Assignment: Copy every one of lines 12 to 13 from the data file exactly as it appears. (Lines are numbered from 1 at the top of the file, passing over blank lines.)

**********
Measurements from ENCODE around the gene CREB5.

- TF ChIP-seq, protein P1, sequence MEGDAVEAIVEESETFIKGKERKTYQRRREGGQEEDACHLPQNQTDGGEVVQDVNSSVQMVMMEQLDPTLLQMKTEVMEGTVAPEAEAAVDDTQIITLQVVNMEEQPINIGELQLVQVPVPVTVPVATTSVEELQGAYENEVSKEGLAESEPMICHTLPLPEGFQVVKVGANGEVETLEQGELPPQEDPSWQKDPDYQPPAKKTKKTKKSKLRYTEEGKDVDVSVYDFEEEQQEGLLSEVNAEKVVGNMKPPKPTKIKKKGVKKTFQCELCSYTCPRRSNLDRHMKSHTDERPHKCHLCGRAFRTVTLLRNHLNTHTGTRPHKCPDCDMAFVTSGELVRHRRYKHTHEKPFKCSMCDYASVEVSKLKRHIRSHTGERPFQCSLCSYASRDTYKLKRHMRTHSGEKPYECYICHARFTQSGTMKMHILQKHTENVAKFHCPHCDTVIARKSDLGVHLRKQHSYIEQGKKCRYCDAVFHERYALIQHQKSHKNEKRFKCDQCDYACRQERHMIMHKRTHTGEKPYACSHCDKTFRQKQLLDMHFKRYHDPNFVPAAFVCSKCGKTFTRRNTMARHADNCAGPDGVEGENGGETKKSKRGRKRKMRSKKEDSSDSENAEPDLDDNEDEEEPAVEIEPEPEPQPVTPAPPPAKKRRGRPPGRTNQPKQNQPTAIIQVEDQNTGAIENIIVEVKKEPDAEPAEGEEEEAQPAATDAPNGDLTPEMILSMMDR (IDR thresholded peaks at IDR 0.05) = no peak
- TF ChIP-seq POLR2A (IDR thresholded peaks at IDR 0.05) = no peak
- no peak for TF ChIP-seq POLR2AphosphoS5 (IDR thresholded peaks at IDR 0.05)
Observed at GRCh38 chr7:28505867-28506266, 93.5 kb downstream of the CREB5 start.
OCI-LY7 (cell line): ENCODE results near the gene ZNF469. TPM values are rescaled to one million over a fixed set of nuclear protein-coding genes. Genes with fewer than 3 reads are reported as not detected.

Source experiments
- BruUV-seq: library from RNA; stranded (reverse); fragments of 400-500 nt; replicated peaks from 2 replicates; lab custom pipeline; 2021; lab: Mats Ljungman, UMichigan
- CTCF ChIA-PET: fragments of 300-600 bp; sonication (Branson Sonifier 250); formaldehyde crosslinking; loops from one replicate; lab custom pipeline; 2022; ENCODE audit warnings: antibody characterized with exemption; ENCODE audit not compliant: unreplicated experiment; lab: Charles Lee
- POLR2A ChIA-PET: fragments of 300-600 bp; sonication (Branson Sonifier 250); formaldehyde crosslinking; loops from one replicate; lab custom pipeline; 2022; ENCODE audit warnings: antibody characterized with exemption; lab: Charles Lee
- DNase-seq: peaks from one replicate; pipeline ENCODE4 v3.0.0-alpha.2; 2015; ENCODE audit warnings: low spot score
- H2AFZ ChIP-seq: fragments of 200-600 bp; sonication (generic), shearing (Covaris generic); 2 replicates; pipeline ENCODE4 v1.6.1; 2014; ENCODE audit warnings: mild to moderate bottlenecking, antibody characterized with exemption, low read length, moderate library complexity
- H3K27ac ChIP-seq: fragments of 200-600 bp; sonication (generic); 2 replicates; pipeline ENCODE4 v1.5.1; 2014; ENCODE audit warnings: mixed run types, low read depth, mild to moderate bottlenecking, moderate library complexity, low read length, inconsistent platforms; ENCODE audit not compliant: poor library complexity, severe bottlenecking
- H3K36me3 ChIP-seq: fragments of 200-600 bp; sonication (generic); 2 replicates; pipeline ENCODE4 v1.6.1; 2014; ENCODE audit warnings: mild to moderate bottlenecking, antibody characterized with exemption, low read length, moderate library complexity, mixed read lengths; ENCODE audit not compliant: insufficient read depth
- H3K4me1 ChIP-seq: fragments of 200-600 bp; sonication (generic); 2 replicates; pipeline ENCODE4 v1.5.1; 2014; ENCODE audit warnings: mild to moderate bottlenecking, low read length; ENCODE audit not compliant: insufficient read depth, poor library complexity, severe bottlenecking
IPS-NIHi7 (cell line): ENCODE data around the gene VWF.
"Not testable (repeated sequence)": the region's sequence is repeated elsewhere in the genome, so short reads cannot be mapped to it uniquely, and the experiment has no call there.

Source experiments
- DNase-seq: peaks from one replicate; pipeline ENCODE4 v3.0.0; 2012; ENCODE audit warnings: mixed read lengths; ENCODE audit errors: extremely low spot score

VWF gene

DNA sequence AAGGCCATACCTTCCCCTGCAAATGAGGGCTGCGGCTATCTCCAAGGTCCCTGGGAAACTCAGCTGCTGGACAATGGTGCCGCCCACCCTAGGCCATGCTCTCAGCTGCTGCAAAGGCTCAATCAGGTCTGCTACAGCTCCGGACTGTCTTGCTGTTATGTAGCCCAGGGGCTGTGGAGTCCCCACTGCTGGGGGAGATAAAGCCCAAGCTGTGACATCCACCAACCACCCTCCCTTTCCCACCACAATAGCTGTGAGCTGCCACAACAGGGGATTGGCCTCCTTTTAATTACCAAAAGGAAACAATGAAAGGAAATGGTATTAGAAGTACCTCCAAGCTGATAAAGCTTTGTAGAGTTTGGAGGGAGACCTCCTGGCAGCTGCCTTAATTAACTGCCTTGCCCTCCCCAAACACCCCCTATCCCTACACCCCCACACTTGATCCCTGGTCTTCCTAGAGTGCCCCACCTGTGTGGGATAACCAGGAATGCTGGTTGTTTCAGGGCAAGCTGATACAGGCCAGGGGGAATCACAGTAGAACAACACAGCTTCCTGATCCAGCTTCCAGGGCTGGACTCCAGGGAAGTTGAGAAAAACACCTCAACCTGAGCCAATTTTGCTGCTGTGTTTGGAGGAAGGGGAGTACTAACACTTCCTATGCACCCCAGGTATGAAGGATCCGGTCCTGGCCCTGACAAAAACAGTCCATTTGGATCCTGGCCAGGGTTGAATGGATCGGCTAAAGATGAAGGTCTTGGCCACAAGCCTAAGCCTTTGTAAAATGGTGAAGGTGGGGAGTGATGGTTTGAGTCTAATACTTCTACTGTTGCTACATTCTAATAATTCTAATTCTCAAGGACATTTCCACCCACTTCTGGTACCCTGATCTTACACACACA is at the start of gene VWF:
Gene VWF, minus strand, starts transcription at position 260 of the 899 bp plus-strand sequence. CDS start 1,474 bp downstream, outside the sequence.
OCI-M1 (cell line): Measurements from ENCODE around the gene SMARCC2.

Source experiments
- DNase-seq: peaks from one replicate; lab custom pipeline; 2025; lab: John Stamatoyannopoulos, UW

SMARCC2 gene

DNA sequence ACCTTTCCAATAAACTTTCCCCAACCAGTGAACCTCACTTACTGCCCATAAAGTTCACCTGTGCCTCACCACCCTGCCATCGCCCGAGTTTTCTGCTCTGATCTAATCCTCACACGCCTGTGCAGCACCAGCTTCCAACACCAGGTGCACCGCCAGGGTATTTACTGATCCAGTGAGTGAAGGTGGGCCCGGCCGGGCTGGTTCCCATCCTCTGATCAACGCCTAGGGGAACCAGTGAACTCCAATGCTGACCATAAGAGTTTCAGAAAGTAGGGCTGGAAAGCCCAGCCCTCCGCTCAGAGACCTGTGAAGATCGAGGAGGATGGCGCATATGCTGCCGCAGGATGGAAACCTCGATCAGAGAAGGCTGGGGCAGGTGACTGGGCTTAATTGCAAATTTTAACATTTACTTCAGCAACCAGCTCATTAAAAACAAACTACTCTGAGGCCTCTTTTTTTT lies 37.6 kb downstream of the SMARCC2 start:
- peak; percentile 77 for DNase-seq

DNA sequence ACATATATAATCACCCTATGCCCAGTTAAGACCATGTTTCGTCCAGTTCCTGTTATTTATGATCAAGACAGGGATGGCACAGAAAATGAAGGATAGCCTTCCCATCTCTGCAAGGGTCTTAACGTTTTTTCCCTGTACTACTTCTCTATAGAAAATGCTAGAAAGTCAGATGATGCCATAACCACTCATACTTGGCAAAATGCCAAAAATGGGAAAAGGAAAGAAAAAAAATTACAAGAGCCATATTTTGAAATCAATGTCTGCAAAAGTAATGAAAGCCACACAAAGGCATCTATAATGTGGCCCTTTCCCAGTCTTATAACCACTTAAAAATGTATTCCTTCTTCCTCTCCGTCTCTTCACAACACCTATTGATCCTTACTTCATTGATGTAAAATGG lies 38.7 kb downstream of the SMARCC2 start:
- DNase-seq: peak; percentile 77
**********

- H2AFZ ChIP-seq: fragments of 200-600 bp; sonication (generic), shearing (Covaris generic); 2 replicates; pipeline ENCODE4 v1.6.1; 2014; ENCODE audit warnings: mild to moderate bottlenecking, antibody characterized with exemption, low read length, moderate library complexity
- H3K27ac ChIP-seq: fragments of 200-600 bp; sonication (generic); 2 replicates; pipeline ENCODE4 v1.5.1; 2014; ENCODE audit warnings: mixed run types, low read depth, mild to moderate bottlenecking, moderate library complexity, low read length, inconsistent platforms; ENCODE audit not compliant: poor library complexity, severe bottlenecking